Why Catholic? to Resume Next Month
Parishes plan to hold sign-ups for small groups this weekend and next
The next six-week season of Why Catholic? will start the week of February 20. And most parishes taking part in the faith formation process are holding sign-ups this weekend and next.
Catholics around the Archdiocese of Louisville are invited to join in the Why Catholic? small groups to learn more about their faith and share their own faith experiences.
“It’s a place where people can come in a small-group atmosphere to share their questions and thoughts,” said Sal Della Bella, director of faith formation for the Archdiocese of Louisville. “It’s an opportunity to learn more about our faith, to reconnect with the parish community, and it’s an opportunity to meet new people.”
Why Catholic?, he said, also gives Catholics the opportunity “to think about things they wouldn’t normally think about pertaining to their relationship with God.”
The Archdiocese of Louisville adopted Why Catholic?, a program of RENEW International, last year. It began during Lent and brought thousands of Catholics together in churches, classrooms and living rooms for weekly meetings.
That first six-week session covered the sacraments of baptism, Eucharist and confirmation. A second session last fall, called Lifting Up Our Hearts, focused on the liturgy and the new translation of the Roman Missal.
This Lent, the process will focus once again on the sacraments, this time covering the sacraments of reconciliation, anointing of the sick, holy orders and matrimony.
“There are two weeks (that will focus) on ‘call’ — the sacrament of holy orders and matrimony,” Della Bella said. “And then it ends on sacred time and sacred space. That’s really looking at how busy our lives have become and how we can create sacred space and sacred time.”
Debbie Minton, parish catechetical leader at St. Athanasius Church, said Why Catholic? has been well-received at her parish. Last fall, about 200 people took part in the sessions on the Roman Missal, she said.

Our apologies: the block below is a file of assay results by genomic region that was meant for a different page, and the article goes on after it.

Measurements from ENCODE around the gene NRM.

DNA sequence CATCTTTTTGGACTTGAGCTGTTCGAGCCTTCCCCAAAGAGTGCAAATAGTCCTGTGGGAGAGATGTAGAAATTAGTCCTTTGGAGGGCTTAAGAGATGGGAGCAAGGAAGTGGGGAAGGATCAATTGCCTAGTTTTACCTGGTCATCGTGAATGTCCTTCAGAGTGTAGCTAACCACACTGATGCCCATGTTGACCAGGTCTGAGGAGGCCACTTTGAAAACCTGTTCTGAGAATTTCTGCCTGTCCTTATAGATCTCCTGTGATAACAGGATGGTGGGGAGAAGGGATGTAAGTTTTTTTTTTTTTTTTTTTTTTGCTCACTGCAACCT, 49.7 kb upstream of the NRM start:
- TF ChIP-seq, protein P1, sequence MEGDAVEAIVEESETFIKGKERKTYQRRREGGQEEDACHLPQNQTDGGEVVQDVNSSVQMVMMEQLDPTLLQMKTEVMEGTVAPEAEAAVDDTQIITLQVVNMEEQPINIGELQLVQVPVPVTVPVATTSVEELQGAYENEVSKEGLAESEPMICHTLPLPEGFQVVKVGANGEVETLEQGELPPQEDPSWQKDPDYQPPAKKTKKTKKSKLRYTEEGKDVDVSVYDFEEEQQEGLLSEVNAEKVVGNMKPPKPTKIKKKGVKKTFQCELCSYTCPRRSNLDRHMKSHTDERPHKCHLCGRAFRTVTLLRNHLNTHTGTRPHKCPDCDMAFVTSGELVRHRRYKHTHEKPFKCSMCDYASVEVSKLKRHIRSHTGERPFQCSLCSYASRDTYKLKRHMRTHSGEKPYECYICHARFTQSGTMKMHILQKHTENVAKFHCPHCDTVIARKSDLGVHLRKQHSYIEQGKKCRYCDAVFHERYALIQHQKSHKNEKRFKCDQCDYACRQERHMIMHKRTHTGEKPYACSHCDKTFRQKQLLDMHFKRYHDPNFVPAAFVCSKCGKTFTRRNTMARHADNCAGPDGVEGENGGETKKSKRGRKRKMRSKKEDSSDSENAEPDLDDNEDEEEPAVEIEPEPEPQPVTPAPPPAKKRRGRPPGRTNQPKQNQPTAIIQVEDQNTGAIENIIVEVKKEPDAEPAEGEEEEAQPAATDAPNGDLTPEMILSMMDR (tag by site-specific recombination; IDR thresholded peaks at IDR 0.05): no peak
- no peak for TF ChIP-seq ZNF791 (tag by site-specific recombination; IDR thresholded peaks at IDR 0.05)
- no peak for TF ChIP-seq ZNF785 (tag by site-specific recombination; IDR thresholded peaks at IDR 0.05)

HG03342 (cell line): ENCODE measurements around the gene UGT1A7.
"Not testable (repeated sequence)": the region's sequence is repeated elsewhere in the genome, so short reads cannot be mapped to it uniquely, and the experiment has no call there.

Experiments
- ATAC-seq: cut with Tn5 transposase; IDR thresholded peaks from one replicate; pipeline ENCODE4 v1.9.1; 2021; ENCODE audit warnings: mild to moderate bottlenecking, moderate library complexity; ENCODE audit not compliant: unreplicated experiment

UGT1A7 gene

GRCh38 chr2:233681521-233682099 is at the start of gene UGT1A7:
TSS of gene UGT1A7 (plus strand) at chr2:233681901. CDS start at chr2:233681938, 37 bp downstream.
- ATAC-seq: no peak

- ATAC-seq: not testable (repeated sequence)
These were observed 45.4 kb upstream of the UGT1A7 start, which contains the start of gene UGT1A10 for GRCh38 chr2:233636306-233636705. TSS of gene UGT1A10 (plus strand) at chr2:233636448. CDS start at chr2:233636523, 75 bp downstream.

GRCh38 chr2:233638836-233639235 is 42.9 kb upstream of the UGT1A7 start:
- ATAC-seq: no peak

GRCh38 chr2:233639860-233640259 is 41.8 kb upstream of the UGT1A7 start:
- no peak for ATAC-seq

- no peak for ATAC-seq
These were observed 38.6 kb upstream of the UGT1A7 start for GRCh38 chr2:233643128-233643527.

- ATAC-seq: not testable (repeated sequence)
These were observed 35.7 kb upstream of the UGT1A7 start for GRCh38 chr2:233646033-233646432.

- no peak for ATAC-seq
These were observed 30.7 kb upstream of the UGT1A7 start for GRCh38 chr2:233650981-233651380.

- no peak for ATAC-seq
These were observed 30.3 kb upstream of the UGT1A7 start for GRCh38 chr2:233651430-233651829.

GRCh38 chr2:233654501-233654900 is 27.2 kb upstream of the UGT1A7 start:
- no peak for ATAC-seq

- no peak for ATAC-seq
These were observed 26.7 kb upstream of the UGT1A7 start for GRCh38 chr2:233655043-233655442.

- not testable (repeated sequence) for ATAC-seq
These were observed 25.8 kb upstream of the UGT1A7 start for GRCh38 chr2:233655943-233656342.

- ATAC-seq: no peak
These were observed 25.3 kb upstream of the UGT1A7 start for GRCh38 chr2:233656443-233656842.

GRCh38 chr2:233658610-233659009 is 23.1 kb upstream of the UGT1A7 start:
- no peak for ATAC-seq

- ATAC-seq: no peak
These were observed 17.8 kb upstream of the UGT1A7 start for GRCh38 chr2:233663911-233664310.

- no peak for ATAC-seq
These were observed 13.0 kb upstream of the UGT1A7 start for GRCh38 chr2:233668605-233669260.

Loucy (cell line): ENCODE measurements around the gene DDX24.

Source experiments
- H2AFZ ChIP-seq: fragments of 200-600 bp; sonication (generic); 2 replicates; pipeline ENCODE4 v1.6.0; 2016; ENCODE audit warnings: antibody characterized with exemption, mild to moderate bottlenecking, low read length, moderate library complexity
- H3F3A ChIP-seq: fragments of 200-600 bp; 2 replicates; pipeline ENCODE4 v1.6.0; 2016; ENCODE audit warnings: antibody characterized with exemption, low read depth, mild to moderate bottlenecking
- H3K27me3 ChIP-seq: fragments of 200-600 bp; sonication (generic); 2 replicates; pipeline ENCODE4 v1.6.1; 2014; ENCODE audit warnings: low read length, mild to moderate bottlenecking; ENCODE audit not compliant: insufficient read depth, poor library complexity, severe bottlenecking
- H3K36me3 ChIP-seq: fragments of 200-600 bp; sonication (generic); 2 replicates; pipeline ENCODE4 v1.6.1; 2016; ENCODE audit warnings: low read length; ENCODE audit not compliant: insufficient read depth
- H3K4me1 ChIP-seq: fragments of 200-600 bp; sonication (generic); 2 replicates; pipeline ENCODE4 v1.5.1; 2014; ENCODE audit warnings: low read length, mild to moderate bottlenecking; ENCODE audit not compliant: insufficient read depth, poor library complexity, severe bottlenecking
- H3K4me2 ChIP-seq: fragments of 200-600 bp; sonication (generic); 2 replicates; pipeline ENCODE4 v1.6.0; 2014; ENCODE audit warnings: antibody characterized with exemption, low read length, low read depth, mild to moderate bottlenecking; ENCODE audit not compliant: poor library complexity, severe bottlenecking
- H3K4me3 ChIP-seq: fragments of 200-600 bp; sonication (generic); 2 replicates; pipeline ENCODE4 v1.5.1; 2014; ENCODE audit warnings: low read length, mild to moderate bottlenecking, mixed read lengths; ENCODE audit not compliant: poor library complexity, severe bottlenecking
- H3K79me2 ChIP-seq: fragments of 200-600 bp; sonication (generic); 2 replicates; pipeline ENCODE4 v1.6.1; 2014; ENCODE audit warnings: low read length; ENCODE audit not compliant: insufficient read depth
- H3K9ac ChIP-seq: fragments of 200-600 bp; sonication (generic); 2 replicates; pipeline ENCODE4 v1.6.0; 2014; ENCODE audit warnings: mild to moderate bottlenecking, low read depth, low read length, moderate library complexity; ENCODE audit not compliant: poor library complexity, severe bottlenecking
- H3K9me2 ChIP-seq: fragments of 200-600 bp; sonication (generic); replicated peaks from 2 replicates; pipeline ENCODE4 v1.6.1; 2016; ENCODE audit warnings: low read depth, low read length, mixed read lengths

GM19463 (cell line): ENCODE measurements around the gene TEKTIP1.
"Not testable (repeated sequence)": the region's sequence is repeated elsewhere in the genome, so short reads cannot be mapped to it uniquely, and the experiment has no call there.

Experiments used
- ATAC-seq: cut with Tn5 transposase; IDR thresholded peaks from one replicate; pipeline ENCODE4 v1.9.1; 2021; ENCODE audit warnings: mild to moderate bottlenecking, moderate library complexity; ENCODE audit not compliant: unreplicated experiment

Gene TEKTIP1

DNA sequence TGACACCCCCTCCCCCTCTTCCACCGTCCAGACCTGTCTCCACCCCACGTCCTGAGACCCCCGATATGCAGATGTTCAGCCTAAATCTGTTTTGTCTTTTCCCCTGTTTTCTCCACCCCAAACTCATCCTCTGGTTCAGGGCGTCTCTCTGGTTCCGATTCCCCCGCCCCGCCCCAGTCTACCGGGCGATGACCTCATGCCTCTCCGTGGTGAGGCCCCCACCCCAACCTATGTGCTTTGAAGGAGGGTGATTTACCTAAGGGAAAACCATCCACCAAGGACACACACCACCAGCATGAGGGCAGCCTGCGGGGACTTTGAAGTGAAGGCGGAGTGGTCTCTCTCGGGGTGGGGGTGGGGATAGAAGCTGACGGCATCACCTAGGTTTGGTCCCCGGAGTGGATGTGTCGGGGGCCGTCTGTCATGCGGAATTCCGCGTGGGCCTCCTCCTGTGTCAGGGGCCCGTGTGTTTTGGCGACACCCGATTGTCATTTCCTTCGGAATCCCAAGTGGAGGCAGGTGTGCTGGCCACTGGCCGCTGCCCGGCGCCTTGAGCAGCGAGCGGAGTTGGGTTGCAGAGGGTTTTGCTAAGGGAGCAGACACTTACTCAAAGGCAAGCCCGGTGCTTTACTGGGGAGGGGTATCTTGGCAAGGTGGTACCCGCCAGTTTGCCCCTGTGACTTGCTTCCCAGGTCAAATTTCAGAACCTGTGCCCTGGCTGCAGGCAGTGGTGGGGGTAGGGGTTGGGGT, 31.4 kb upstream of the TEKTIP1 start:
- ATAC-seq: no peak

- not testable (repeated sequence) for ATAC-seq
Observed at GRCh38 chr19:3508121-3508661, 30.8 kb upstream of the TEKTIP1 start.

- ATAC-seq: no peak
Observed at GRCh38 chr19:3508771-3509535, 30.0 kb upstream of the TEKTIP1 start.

“It’s been a great program. What I have heard people say is, ‘I’ve been a Catholic my whole life, and I’m just now getting some stuff,’ ” Minton said. “And they’re just sitting down talking about their faith. They talk about their own story, their own faith. And it changes people.
“We live in a world where it can be tough sometimes to know what to believe,” Minton noted. The Why Catholic? process “is like a reawakening, opening your eyes to the beauty of the Catholic faith and getting to know your neighbors and hearing what they have to say. That’s how we grow in our faith — by sharing our faith stories.”
Mike Ryan, the director of religious education at St. Brigid Church in Vine Grove, Ky., said participation in Why Catholic? continues to grow at his parish.
It began in Lent last year with about 60 people. Last fall, about 90 people took part. Already, 85 people have committed to it for this season, even before the sign-up period, which is scheduled for Jan. 29.
Why Catholic? is attractive, he said, because “It gets down to the meat and potatoes” of the faith, said Ryan, a former police officer who is in formation for the diaconate.
“It’s sparked a revitalized interest” among Catholics old and young, he said, noting that the ages of those taking part range from 19 to 80 years old.
Among Hispanic Catholics at St. Rita Church in Okolona, Why Catholic? [¿Por qué ser católico? in Spanish] has been adapted out of the necessity to be multi-generational, said Sister of Charity of Nazareth Isa Garcia, pastoral associate for the Hispanic community at St. Rita.
“We have a lot of young kids in the Hispanic community, and the parents don’t have someone to care for the kids,” she said, noting that about 60 people are participating. “So families can bring their children. We have teenagers and kids who are involved.”
And that’s proved to an unexpected blessing, noted Sister Garcia.
“It’s bringing families together,” she said, in addition to “making new friends who have the same values.”
The process is also bringing people back to the church, as participants invite their neighbors and friends to weekly small-group meetings, she said, noting that one group no longer qualifies as small, sometimes drawing as many as 30 participants.
“Little by little it’s bringing people back and helping families feel more solid in their faith,” she said.
Della Bella said that he’s hopeful more people will join in the process this season.
“There will be some new groups forming or they can join existing groups,” he said. “Each season we hope to do that.”
Parishes haven’t formally reported how many participants they have, so organizers gauge participation by how many Why Catholic? books have been sold. Last spring, that number reached nearly 10,000.
In addition to taking part in the Why Catholic? process in their parishes, people can connect at the archdiocesan level online. Follow it on Facebook by liking “Louisville Why Catholic.” The local Why Catholic? organizers also keep a blog at whycatholic-louisville.blogspot.com.
By Marnie McAllister, Assistant Editor, The Record, official newspaper of the Archdiocese of Louisville.